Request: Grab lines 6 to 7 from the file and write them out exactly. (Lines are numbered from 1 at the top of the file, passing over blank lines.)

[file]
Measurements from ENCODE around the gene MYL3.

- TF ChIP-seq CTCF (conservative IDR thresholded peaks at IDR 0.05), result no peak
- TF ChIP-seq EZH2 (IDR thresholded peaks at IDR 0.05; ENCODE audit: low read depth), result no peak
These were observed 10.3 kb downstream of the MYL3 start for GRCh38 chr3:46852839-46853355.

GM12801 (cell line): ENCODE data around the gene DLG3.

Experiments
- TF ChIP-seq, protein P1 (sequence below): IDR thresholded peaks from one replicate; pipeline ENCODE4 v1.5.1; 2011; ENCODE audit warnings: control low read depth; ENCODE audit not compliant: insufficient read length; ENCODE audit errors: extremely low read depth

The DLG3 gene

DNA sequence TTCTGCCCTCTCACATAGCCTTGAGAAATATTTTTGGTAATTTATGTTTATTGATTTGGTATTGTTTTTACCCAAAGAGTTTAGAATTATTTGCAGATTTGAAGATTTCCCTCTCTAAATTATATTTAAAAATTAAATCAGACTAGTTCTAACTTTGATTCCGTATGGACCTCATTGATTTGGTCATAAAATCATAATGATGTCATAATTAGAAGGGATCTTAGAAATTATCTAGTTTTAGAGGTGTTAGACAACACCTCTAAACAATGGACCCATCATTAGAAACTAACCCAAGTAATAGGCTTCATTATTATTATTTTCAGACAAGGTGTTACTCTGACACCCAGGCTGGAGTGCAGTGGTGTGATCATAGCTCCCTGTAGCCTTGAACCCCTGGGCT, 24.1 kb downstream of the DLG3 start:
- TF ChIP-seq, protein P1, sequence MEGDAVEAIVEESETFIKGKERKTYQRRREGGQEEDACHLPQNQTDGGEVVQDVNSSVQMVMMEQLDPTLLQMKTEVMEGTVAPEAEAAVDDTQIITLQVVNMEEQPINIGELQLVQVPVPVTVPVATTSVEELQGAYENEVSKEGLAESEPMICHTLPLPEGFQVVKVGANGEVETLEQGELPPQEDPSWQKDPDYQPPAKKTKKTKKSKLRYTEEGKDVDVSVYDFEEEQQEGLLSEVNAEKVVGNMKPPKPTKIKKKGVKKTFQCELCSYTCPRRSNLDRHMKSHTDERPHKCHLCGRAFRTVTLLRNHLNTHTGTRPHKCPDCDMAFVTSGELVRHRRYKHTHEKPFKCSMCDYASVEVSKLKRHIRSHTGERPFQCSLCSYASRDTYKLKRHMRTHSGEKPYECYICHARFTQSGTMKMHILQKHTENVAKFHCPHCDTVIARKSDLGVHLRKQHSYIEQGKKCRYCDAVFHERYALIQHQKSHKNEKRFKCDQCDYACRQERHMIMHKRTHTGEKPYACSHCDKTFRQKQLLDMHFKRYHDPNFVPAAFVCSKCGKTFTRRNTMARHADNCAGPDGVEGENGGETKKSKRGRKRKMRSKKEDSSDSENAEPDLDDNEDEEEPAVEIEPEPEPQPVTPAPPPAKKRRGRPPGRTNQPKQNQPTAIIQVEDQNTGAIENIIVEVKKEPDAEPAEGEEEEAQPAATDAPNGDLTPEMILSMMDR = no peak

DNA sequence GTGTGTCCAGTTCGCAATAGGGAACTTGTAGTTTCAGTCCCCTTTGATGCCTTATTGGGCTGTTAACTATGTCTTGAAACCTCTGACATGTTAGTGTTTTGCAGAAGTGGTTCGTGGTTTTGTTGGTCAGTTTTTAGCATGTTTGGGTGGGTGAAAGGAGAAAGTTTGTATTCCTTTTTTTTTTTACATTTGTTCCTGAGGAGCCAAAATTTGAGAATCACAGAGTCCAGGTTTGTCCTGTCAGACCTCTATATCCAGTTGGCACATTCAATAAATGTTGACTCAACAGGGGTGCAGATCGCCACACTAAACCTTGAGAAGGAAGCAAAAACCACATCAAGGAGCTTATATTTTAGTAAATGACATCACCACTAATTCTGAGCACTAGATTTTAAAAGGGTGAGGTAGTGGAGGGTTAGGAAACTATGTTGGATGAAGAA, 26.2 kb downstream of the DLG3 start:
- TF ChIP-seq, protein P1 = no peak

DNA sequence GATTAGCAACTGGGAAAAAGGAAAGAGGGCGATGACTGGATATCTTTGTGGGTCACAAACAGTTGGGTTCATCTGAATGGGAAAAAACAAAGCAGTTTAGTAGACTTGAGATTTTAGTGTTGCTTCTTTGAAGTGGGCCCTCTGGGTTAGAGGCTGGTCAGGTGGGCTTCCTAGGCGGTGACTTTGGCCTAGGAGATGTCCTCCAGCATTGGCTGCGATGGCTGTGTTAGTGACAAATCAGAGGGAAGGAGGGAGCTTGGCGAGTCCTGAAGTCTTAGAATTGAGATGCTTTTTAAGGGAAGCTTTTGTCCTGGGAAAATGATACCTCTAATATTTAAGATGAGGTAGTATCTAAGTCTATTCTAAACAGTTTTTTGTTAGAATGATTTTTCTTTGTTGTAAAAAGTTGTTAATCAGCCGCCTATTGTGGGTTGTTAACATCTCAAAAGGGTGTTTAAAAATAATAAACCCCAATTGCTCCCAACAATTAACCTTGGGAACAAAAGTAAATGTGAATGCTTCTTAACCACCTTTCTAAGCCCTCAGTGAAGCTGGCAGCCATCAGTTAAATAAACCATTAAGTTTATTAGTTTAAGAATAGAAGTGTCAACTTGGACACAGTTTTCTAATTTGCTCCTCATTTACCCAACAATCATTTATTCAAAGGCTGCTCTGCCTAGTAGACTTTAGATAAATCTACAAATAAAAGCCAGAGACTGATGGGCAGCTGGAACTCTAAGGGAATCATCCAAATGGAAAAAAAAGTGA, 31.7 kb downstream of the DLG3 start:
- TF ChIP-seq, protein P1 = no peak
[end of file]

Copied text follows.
Experiments
- TF ChIP-seq, protein P1 (sequence below): IDR thresholded peaks from one replicate; pipeline ENCODE4 v1.5.1; 2011; ENCODE audit warnings: control low read depth; ENCODE audit not compliant: insufficient read length; ENCODE audit errors: extremely low read depth